Neil Rogall reviews How I Stopped Being a Jew, the third part of Shlomo Sand’s trilogy of books about Zionism and Israel.
How I Stopped Being a Jew
This is the third part of a trilogy. The previous installments, The Invention of The Jewish People and The Invention of the Land of Israel were grenades thrown into the heart of Zionist mythology about Israel and Jewish history. The first showed that the whole notion of a Jewish exile from Palestine was mythical. Further, the masses of Jews living today are descendants of converts who have no inherited link with the “Holy Land” whatsoever.
The second work traced the way that the notion of “a return to Zion” became a physical event rather than one that would take place at the end of the world. The most interesting part was his mapping the role of Christian Zionism in the development of this, something I had never been aware of before.
The this volume however is much more personal: a cry from the heart. There are two main arguments that dominate this short book.
The first is that being a “Jew” in Israel makes you part of an elite ethnic group. Jews around the world can get an Israeli passport and citizenship on demand but Palestinian citizens, over 20% of the Israeli population, are treated as unwanted aliens. The Israeli cabinet last November defined Israel ‘as “the nation-state of the Jewish people”. Sand argues that to be a Jew in Israel is the same as being a white southerner under Jim Crow or an Afrikaner in Apartheid South Africa. This is why he “stopped being a Jew”; he is renouncing his “privilege”. The difficulty is he wants to continue to be an Israeli.
He is well aware that Israel is one of the most racist countries on earth and that the state oppresses and murders Palestinians both within and without the “green line” with impunity. Sand’s solution to this is that Israel within the pre 1967 borders becomes a “state for all its people”, a “republican state” and ends its occupation of the West Bank and Gaza. In other words he is for a “dezionised” version of the 2 state solution. Sand’s difficulty is that even within his own framework he has no agency for change, except rationality and good will, something sorely lacking in most Jewish Israelis. His is a deeply pessimistic account.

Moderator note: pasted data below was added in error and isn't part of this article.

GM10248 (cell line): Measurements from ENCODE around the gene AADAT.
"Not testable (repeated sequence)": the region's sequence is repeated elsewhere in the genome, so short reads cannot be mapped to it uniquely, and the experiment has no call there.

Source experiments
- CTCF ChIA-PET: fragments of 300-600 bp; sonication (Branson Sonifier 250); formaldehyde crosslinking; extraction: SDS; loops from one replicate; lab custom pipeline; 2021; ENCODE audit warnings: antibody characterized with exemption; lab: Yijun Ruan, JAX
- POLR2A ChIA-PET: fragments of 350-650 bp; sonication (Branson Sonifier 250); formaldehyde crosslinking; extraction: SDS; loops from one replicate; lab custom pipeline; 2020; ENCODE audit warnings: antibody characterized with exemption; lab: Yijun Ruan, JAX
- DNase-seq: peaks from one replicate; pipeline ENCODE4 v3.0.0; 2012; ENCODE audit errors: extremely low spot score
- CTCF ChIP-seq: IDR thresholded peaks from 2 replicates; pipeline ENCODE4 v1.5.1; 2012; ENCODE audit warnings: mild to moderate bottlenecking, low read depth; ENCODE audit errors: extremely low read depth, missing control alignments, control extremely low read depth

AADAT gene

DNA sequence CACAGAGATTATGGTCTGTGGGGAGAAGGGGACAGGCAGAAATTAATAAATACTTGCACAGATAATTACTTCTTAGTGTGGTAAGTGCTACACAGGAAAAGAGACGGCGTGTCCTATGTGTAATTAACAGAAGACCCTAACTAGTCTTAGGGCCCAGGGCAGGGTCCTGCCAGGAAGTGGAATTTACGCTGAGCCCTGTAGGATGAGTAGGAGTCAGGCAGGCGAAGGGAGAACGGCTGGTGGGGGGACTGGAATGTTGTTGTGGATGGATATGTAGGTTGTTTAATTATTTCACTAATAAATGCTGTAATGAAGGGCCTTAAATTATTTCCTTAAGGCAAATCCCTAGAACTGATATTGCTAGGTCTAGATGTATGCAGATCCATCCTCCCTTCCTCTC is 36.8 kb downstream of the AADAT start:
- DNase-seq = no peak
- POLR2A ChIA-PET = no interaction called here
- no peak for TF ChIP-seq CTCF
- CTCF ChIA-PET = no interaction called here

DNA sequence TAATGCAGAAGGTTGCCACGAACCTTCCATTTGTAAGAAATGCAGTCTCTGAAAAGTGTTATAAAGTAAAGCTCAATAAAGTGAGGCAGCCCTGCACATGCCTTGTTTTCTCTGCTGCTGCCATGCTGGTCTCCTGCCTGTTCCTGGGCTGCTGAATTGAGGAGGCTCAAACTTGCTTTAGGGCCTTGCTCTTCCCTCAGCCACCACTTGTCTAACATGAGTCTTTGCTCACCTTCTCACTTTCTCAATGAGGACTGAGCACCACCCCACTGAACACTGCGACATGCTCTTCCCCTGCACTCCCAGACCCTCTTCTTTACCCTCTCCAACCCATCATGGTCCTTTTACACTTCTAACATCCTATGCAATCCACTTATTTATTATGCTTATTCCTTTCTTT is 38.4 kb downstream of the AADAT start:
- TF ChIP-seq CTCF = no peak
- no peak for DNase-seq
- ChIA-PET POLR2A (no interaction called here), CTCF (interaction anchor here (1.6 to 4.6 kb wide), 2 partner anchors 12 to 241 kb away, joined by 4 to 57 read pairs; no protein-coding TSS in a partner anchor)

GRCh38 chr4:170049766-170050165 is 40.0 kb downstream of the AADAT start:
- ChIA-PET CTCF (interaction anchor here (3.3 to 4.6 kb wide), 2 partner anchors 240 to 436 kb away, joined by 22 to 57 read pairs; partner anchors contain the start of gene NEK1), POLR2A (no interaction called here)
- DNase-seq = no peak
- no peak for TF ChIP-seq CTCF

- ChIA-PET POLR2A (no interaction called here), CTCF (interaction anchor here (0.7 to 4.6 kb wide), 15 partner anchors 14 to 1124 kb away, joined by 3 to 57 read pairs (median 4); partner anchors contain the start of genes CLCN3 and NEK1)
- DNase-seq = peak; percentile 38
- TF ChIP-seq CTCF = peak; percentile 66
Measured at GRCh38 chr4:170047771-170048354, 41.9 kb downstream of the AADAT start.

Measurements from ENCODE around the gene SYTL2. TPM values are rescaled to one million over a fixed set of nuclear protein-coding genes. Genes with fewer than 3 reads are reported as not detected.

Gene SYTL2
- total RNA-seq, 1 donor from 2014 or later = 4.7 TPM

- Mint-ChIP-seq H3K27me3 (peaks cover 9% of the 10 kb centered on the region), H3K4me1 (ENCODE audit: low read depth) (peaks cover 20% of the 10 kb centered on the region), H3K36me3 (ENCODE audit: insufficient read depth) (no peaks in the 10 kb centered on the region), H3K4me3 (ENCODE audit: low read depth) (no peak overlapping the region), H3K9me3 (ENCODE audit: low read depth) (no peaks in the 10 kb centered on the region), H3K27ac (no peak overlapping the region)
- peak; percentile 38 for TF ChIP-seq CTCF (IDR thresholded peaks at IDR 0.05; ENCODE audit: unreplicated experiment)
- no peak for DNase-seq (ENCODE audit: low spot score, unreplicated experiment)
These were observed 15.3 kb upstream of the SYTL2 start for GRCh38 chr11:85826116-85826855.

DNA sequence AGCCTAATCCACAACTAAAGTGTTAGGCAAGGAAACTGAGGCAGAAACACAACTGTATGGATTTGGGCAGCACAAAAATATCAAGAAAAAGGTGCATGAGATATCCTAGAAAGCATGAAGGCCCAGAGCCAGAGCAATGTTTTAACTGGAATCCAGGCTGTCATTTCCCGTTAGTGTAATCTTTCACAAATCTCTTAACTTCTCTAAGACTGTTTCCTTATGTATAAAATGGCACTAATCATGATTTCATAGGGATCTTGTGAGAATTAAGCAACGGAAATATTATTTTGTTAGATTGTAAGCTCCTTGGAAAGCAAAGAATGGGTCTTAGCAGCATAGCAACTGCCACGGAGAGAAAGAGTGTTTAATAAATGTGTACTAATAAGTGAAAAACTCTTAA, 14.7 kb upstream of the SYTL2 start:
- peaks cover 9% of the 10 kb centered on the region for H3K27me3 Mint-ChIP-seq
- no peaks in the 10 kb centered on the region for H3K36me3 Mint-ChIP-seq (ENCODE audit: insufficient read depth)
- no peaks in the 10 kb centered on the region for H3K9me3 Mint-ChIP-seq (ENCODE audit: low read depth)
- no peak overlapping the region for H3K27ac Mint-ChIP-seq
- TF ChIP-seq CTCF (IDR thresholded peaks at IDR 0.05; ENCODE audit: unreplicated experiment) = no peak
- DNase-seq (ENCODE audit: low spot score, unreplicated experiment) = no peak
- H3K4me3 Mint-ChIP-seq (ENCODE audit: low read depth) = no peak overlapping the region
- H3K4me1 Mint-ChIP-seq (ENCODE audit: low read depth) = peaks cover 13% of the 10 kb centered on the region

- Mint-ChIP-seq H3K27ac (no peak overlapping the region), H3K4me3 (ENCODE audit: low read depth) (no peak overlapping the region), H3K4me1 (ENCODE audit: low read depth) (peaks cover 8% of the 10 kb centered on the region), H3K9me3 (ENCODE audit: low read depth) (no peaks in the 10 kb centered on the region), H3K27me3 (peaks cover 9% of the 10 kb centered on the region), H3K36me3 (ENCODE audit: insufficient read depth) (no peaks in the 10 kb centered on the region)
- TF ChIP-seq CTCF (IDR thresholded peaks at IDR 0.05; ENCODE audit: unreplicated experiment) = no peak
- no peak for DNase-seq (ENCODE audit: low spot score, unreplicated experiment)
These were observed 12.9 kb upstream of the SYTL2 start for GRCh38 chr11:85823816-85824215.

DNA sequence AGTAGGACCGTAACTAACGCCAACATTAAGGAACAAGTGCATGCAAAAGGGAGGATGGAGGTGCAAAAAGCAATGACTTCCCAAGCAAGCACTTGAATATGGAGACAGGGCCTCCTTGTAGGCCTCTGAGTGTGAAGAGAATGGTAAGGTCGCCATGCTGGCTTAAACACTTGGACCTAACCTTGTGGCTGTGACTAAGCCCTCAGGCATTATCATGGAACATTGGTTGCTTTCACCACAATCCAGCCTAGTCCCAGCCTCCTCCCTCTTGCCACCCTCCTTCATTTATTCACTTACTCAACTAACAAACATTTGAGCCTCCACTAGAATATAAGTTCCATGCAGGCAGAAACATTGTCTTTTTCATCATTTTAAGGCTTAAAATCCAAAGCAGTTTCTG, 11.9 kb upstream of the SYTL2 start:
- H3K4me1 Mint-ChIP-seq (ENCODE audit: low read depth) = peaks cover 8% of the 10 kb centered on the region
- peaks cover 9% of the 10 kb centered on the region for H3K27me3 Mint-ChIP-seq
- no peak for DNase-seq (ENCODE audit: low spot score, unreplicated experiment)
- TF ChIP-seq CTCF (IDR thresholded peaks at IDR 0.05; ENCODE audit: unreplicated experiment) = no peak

But the bigger issue is that Israel is not a horrendous place because it is “Jewish” but because it is a colonial settler state. This is built into its DNA. Yet he is very dismissive of those calling for a single democratic state in the whole of mandate Palestine since Israelis are “too racist”.
Similarly he is hostile to those Jews around the world who play an important role in the Palestinian movement worldwide because he believes that our Jewish identities are “fake”.
They are phony because, he argues, there is no such thing as a secular Jew. According to Sand there is no common spoken language, no Jewish way of life, contemporary poetry, literature or philosophy that is not dependent on religion. What people often take as Jewish culture is Yiddish but this culture was destroyed. In Israel a militaristic Jewish Israeli culture has been created which bears no relationship to Jewish life outside Israel.
He contrasts this with the situation before the 19th century. Until then, being Jewish meant worshipping a particular god, stubbornly following a host of religious commands and undertaking a series of prayers. But the rise of scientific racism transformed this religious identity. Now you were born “part of a Jewish people” and stayed a Jew irrespective of what you did, believed or created. This notion of an essentialist “Jewish people” for him indicates that Hitler won the ideological argument.
This argument has its attractions but is flawed. Attractive because of what passes for being a Jew in the west is often simply the last remnants of Yiddish culture or an obsession with supporting Israel. I’m not sure what else there is. Nonetheless I think it is faulty because its places belief as the determinant of being. Identities change and transform under the pressure of lived experience. That doesn’t make them “fake”.
Although I have picked on some of the weaknesses of Shlomo Sand’s book I would still recommend people read it. It is a delightful read, written in easily navigated language, far from the often-academic tone of his two earlier books. It raises lots of questions and informs argument on all sorts of issues about Jewish identity and the colonial settler regime in Palestine.